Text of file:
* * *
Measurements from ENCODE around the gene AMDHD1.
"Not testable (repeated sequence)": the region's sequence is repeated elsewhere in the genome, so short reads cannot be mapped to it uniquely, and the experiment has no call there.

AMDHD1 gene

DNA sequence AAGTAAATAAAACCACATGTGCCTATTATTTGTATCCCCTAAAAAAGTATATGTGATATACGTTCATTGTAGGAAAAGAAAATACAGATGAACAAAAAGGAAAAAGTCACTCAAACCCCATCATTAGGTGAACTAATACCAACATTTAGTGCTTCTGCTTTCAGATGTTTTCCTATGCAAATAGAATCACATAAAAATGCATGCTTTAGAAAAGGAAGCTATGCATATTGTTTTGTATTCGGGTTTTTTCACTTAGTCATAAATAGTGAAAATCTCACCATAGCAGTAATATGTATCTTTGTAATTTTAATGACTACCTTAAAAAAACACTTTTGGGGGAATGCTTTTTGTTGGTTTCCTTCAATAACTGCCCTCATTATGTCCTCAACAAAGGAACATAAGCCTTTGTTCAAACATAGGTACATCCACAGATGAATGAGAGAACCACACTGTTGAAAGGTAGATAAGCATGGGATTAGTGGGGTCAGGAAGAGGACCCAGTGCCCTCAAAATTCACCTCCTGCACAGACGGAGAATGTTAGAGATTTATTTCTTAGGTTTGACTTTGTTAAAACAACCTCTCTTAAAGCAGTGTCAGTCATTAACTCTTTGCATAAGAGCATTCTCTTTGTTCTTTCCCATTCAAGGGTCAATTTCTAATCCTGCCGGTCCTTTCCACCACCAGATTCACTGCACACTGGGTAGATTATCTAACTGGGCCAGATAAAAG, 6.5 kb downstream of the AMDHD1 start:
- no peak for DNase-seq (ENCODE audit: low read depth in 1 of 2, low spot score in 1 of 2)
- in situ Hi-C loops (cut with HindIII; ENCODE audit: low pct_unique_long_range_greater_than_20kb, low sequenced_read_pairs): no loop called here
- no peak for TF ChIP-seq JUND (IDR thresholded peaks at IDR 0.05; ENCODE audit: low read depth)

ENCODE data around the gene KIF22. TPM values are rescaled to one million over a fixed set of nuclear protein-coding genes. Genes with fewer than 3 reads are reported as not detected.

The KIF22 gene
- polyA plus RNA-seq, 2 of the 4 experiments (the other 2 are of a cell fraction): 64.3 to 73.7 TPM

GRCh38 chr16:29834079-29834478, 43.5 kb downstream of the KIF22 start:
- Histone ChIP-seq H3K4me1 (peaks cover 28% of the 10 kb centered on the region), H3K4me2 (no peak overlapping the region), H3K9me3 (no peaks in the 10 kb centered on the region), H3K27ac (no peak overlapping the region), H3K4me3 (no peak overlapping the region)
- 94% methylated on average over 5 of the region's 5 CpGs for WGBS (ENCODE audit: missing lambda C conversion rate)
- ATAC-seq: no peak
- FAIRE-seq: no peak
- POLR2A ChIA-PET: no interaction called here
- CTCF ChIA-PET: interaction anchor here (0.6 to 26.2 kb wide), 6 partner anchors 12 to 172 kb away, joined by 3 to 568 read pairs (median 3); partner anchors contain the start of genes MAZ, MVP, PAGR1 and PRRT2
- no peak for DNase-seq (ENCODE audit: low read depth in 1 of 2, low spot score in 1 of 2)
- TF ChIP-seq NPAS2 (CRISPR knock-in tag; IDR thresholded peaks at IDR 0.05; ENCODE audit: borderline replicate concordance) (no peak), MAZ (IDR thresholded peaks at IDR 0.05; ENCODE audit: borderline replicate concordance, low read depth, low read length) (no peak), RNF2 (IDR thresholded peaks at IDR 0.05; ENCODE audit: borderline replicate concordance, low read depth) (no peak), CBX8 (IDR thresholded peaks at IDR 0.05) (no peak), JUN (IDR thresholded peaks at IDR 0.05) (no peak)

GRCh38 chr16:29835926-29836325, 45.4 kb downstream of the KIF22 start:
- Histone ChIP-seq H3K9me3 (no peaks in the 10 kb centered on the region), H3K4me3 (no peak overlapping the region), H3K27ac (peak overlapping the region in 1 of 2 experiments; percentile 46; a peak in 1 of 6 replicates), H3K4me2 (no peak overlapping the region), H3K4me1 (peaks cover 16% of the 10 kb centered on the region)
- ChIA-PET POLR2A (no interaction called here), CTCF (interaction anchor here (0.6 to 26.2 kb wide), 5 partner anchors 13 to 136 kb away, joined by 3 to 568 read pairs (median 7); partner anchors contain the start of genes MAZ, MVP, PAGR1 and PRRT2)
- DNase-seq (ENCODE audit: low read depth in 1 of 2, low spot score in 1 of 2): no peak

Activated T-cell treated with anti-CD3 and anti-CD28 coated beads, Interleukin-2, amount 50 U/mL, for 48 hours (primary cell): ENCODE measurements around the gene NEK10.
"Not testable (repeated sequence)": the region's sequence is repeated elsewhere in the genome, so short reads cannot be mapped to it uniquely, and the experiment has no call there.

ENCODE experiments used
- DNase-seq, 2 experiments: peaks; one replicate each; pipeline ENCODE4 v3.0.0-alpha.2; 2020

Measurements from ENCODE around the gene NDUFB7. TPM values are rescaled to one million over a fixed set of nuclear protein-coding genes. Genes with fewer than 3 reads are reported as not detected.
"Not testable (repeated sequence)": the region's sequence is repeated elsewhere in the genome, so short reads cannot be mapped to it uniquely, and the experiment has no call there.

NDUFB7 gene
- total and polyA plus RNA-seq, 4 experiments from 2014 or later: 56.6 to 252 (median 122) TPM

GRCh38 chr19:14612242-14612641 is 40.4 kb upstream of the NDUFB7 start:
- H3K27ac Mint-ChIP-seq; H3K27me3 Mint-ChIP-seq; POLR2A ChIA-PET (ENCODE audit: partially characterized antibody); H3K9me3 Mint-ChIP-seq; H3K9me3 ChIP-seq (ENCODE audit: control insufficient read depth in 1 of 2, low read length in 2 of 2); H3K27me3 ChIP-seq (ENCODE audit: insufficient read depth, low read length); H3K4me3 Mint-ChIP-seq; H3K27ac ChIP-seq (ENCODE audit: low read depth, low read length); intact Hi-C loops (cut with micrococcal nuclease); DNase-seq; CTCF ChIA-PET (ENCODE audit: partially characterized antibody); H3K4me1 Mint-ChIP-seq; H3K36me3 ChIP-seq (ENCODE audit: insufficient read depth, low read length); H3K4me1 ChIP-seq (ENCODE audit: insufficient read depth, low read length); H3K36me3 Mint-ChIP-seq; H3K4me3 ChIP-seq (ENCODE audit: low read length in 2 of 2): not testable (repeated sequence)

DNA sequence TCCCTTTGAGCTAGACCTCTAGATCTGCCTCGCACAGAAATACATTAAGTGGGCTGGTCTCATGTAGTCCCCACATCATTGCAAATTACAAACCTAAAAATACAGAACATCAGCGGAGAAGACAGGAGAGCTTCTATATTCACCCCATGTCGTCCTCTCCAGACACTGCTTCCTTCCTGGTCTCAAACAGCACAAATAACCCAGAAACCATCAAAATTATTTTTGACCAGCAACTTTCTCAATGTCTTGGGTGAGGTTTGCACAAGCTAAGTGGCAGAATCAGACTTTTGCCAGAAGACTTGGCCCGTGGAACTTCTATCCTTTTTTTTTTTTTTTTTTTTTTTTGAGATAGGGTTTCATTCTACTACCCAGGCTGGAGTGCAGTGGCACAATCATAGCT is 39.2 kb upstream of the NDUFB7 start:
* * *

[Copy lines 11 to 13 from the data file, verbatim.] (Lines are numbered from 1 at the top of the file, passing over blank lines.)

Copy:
GRCh38 chr16:29834079-29834478, 43.5 kb downstream of the KIF22 start:
- Histone ChIP-seq H3K4me1 (peaks cover 28% of the 10 kb centered on the region), H3K4me2 (no peak overlapping the region), H3K9me3 (no peaks in the 10 kb centered on the region), H3K27ac (no peak overlapping the region), H3K4me3 (no peak overlapping the region)
- 94% methylated on average over 5 of the region's 5 CpGs for WGBS (ENCODE audit: missing lambda C conversion rate)